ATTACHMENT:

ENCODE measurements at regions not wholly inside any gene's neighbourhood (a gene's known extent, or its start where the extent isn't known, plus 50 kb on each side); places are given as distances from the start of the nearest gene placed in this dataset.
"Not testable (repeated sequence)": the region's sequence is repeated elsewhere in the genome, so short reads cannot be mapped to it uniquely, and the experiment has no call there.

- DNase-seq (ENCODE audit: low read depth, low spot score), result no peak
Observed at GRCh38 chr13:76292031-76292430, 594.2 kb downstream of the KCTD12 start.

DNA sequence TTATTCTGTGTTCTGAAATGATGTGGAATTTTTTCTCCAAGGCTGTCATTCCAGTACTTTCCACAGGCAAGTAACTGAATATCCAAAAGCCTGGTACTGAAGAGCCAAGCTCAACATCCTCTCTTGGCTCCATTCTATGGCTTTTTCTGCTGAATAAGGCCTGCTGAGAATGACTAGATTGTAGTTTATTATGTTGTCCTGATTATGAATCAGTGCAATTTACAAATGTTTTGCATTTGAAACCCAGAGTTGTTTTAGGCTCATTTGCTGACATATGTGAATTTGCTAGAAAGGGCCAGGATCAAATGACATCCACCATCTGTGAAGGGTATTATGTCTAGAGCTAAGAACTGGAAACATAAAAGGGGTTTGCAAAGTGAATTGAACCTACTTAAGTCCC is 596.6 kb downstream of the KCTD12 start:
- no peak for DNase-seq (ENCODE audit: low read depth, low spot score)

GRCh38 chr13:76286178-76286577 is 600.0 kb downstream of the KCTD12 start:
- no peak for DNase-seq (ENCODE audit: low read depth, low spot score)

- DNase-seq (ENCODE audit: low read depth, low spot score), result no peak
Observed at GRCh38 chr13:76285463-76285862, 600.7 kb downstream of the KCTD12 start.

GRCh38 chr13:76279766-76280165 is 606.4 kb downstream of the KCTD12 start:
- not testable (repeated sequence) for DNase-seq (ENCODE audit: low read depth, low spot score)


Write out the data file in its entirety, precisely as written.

ENCODE measurements at regions not wholly inside any gene's neighbourhood (a gene's known extent, or its start where the extent isn't known, plus 50 kb on each side); places are given as distances from the start of the nearest gene placed in this dataset.
"Not testable (repeated sequence)": the region's sequence is repeated elsewhere in the genome, so short reads cannot be mapped to it uniquely, and the experiment has no call there.

- DNase-seq (ENCODE audit: low read depth, low spot score), result no peak
Observed at GRCh38 chr13:76292031-76292430, 594.2 kb downstream of the KCTD12 start.

DNA sequence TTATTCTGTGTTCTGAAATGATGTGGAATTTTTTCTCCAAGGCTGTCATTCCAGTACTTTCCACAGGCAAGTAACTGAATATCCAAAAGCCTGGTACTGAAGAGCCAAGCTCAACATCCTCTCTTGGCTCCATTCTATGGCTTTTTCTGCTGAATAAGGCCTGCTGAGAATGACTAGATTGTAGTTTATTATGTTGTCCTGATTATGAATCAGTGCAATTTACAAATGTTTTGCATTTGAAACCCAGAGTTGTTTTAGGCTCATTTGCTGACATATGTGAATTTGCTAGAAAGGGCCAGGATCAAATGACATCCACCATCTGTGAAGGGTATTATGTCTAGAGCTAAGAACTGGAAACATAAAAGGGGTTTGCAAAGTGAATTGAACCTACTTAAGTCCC is 596.6 kb downstream of the KCTD12 start:
- no peak for DNase-seq (ENCODE audit: low read depth, low spot score)

GRCh38 chr13:76286178-76286577 is 600.0 kb downstream of the KCTD12 start:
- no peak for DNase-seq (ENCODE audit: low read depth, low spot score)

- DNase-seq (ENCODE audit: low read depth, low spot score), result no peak
Observed at GRCh38 chr13:76285463-76285862, 600.7 kb downstream of the KCTD12 start.

GRCh38 chr13:76279766-76280165 is 606.4 kb downstream of the KCTD12 start:
- not testable (repeated sequence) for DNase-seq (ENCODE audit: low read depth, low spot score)